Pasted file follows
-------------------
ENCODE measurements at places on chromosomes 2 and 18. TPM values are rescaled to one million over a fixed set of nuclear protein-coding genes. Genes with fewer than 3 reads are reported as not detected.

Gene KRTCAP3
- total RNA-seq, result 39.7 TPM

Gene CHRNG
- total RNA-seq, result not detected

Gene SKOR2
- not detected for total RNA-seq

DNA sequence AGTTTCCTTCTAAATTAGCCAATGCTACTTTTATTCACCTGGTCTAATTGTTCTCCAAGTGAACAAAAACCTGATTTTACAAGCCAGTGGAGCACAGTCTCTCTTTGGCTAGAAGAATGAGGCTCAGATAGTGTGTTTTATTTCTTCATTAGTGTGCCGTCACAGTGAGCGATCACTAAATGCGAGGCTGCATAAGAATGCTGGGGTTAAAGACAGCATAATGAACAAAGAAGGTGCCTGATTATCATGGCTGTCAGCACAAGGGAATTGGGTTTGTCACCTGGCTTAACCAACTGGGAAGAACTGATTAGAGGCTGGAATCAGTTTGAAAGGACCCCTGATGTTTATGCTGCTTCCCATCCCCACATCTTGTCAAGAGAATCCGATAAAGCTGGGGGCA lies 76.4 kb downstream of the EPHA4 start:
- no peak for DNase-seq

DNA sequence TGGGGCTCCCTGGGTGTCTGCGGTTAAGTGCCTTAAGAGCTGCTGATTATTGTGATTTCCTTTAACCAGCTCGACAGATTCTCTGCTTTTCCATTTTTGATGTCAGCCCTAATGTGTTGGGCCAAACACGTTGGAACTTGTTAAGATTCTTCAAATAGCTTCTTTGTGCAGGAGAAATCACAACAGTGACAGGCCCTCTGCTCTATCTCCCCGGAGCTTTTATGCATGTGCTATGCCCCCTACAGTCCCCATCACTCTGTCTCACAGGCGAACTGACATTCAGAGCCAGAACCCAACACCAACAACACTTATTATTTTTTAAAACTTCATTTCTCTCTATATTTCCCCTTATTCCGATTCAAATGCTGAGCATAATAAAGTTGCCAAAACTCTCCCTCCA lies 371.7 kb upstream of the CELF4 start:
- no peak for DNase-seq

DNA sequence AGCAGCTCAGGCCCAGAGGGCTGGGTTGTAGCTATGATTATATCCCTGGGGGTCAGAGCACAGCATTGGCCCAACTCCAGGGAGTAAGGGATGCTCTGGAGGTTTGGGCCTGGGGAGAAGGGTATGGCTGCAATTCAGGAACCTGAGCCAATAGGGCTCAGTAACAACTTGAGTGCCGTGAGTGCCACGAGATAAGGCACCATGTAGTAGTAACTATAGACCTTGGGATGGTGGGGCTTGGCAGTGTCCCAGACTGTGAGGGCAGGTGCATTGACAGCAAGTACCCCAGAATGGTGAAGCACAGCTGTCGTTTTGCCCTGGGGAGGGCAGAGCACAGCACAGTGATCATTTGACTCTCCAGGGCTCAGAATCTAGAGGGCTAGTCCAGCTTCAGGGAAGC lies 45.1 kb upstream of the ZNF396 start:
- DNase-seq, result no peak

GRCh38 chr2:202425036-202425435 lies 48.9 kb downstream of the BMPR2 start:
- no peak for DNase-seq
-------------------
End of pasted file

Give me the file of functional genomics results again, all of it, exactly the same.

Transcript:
ENCODE measurements at places on chromosomes 2 and 18. TPM values are rescaled to one million over a fixed set of nuclear protein-coding genes. Genes with fewer than 3 reads are reported as not detected.

Gene KRTCAP3
- total RNA-seq, result 39.7 TPM

Gene CHRNG
- total RNA-seq, result not detected

Gene SKOR2
- not detected for total RNA-seq

DNA sequence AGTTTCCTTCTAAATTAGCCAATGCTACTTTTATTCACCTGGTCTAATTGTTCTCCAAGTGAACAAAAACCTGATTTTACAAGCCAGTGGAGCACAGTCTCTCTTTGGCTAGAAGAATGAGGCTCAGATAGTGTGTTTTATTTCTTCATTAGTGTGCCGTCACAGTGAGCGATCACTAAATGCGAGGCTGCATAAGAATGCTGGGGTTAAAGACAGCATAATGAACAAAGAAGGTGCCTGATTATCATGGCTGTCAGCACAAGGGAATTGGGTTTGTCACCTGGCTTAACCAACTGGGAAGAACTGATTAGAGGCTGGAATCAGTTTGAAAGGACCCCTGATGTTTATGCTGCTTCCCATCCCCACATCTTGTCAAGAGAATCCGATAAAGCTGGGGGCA lies 76.4 kb downstream of the EPHA4 start:
- no peak for DNase-seq

DNA sequence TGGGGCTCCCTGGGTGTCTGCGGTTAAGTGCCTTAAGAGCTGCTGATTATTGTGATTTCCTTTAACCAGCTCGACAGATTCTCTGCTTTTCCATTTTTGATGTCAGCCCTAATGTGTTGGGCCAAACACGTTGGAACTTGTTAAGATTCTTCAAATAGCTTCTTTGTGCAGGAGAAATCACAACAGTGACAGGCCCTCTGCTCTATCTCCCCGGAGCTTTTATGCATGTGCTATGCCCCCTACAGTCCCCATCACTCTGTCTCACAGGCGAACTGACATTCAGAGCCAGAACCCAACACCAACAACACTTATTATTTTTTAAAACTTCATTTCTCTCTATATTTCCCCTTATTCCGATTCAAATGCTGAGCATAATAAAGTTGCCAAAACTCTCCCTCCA lies 371.7 kb upstream of the CELF4 start:
- no peak for DNase-seq

DNA sequence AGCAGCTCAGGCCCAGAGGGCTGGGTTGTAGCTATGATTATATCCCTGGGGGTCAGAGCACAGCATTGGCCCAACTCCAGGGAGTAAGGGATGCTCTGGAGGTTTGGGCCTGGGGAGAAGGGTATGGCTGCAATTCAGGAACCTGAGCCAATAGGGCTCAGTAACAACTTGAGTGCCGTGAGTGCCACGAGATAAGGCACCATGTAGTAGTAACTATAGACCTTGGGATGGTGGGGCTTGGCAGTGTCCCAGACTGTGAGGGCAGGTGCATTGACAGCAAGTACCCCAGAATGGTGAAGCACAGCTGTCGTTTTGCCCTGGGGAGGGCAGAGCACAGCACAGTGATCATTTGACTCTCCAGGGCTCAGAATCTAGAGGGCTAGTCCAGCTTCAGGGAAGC lies 45.1 kb upstream of the ZNF396 start:
- DNase-seq, result no peak

GRCh38 chr2:202425036-202425435 lies 48.9 kb downstream of the BMPR2 start:
- no peak for DNase-seq